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THREE BABOONS The three of them leaned against the bar, posturing as fine examples of erudition and taste.

“There,” the one said definitively, and nodded.

Three years ago, he had established an advertising agency, which proved to be profitable at a time when others were folding in droves.  He was a shrewd man, many believed.  He knew people, understood their character.  Call it a knack.  His word meant a good deal to the other two, although neither would admit it.

“Yes. That one.  She’d do it,” he continued.

The others looked toward the end of the bar, trying to determine whom their friend had indicated while remaining disinterested, in a tasteful way.

“That one? The one with that fake shit in her hair?” the third asked disgustedly, exercising his expert facility for descriptive articulation, “Like hell she would.”

The third one had been born wealthy.  Therefore, the others respected his opinion intuitively, although neither would admit it, without really knowing why.

“She’ll do it,” the first reiterated, “Guaranteed.  She’ll do it.” There was something funny about the way he said ‘guaranteed’, like he was chewing on ice, and it hurt.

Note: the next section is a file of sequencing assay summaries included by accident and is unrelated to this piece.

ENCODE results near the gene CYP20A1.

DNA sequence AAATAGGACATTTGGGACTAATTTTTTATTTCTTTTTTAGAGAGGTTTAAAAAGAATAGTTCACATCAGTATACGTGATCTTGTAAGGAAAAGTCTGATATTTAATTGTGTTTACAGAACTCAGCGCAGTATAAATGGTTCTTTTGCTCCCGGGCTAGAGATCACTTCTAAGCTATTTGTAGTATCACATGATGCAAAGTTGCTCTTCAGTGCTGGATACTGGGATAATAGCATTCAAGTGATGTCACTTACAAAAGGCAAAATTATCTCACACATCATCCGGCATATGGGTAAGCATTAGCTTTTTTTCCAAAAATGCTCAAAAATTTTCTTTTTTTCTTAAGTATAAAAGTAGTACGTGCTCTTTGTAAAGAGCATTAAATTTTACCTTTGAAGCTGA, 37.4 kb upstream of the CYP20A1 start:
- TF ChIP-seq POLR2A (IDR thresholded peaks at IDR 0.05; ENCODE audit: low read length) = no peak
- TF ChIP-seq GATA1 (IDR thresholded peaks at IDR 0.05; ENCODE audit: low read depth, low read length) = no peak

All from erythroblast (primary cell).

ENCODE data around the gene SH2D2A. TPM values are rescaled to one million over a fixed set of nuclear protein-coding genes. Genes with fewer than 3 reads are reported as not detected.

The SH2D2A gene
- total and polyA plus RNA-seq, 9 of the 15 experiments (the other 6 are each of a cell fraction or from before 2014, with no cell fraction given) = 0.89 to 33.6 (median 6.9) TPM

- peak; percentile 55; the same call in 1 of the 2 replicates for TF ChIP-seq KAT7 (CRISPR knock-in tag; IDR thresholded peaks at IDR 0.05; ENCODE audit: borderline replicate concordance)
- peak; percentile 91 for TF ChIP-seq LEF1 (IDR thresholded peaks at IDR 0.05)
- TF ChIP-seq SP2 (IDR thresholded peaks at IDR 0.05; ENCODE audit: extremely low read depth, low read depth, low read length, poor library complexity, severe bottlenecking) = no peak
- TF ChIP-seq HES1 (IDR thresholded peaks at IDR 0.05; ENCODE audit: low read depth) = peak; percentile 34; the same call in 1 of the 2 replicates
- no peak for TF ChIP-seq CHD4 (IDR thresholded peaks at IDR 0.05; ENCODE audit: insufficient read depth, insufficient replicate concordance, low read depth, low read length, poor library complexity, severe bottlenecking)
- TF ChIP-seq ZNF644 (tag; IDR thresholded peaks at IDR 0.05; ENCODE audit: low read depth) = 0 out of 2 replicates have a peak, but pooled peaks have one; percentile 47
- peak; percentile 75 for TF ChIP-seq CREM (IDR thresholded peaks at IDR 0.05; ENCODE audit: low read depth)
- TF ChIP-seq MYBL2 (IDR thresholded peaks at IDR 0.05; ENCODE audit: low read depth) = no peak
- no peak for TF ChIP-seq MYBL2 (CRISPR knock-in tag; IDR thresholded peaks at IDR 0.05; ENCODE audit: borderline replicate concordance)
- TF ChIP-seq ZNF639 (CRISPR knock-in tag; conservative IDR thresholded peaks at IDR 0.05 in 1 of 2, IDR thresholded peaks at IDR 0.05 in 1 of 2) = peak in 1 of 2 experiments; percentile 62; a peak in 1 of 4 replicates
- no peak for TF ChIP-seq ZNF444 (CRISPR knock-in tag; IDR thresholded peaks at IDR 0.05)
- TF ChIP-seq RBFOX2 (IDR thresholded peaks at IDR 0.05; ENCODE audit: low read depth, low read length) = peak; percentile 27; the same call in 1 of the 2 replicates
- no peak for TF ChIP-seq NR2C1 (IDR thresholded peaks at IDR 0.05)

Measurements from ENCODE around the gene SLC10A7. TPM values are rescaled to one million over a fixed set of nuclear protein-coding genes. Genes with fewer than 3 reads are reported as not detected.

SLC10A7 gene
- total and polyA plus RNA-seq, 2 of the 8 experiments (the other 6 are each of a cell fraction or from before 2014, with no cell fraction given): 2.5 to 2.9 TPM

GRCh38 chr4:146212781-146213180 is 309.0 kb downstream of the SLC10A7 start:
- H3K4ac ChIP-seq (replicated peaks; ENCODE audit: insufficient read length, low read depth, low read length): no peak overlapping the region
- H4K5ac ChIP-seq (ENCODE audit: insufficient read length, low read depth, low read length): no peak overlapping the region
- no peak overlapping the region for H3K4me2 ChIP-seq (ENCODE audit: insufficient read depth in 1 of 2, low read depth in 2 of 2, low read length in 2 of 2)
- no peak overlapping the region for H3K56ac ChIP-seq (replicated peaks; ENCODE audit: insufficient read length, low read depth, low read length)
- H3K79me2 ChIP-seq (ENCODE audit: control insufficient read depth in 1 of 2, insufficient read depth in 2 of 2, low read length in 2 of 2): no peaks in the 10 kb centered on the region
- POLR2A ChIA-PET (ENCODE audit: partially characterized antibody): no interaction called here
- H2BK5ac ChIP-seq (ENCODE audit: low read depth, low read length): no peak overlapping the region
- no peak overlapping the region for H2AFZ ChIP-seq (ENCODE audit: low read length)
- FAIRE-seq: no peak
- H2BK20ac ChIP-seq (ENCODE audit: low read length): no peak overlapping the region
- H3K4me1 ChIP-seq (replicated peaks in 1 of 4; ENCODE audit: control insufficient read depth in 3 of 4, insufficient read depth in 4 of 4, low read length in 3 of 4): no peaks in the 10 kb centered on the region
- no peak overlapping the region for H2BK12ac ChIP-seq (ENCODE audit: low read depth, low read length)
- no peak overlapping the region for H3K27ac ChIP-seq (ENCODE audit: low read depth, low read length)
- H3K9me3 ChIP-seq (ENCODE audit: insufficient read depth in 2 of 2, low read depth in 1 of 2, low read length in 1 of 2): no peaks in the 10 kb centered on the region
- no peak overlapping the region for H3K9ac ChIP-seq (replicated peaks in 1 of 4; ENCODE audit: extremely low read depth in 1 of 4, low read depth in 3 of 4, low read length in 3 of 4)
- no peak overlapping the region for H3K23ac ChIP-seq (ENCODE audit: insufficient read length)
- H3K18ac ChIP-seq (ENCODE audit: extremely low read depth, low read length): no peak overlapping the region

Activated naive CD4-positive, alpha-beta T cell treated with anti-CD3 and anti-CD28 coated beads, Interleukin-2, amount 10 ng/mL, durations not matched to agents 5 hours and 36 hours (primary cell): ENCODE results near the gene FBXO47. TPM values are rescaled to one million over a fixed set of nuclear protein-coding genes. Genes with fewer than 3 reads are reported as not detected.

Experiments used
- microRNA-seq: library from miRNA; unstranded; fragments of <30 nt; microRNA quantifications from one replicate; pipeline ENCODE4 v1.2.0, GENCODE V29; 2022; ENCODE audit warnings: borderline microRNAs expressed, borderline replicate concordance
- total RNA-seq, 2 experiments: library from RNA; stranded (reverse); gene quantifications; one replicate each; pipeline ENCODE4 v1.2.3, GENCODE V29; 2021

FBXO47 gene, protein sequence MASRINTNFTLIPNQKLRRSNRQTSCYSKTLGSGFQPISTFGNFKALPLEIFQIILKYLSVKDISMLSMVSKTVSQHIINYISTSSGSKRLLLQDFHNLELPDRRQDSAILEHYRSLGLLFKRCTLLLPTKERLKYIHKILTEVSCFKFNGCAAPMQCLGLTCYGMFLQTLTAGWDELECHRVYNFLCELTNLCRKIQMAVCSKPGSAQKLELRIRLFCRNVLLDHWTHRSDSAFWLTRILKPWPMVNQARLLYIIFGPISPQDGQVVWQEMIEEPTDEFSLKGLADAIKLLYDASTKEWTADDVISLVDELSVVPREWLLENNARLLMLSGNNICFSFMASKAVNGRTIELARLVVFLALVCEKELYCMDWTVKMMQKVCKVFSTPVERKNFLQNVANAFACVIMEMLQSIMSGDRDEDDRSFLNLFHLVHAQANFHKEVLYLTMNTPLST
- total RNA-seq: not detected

“I dunno, man,” the second said, “Maybe one.  But not all three of us.”

“Shut the fuck up,” the first said, eloquently,  “I know my business.”

The second, a millionaire by the time he was thirty, believed he deserved more respect than that.

“You shut up, fucker,” the millionaire retorted contemptuously, “There’s a little hussy who works for me who’s just like that one.  All show, but prude as shit. Trust me, she won’t do it.”

“Shut up,” the first repeated, then ambitiously began writing his proposal on a paper coaster.  He would send her a drink with the coaster note under it, a trick he had learned in a James Bond movie.  He would show them how well he knew character.